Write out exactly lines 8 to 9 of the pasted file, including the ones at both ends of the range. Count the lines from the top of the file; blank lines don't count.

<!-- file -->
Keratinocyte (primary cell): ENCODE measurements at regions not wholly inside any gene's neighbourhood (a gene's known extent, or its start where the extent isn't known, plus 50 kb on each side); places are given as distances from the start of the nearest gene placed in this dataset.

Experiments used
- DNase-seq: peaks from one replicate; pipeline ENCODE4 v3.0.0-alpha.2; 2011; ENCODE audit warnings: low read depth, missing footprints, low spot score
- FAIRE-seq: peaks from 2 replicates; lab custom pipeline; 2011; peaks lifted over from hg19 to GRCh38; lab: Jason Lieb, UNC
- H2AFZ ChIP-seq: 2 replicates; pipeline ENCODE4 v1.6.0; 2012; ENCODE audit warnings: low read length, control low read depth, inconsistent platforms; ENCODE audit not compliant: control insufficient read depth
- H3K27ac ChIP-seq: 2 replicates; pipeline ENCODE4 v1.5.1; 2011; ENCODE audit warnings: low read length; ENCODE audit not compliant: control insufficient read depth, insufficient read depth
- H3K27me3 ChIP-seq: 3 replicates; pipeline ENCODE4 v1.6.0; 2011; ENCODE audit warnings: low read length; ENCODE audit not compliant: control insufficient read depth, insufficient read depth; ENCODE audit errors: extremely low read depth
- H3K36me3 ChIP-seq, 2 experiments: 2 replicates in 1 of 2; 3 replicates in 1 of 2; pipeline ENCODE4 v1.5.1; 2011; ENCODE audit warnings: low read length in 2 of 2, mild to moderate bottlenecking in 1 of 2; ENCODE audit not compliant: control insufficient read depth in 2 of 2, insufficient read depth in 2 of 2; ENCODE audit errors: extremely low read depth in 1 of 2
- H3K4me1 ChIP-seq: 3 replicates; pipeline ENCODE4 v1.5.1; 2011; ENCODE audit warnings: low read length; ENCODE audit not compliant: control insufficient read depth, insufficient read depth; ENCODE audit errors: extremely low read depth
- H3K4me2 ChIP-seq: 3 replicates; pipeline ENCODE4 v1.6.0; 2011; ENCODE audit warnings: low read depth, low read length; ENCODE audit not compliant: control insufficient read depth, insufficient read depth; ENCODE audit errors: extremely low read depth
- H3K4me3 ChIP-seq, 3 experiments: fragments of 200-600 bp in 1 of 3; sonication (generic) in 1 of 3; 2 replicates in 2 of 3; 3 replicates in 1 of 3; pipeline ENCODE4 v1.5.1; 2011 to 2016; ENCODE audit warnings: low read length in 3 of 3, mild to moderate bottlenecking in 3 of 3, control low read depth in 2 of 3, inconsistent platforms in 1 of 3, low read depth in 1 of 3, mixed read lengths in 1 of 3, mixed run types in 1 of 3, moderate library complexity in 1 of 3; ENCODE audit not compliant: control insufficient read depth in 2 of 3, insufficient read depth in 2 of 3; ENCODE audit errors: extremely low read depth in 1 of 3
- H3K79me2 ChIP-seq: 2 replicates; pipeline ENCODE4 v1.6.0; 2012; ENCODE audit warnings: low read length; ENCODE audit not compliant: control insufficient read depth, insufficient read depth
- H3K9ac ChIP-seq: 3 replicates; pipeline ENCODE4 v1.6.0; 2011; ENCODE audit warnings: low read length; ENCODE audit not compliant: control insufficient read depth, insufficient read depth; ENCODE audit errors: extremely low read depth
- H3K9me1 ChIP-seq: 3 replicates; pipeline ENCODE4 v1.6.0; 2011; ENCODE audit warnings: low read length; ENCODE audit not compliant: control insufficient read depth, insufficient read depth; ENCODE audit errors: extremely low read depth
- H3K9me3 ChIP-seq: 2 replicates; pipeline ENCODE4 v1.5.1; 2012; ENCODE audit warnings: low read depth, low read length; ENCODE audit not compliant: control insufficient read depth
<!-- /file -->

- H3K36me3 ChIP-seq, 2 experiments: 2 replicates in 1 of 2; 3 replicates in 1 of 2; pipeline ENCODE4 v1.5.1; 2011; ENCODE audit warnings: low read length in 2 of 2, mild to moderate bottlenecking in 1 of 2; ENCODE audit not compliant: control insufficient read depth in 2 of 2, insufficient read depth in 2 of 2; ENCODE audit errors: extremely low read depth in 1 of 2
- H3K4me1 ChIP-seq: 3 replicates; pipeline ENCODE4 v1.5.1; 2011; ENCODE audit warnings: low read length; ENCODE audit not compliant: control insufficient read depth, insufficient read depth; ENCODE audit errors: extremely low read depth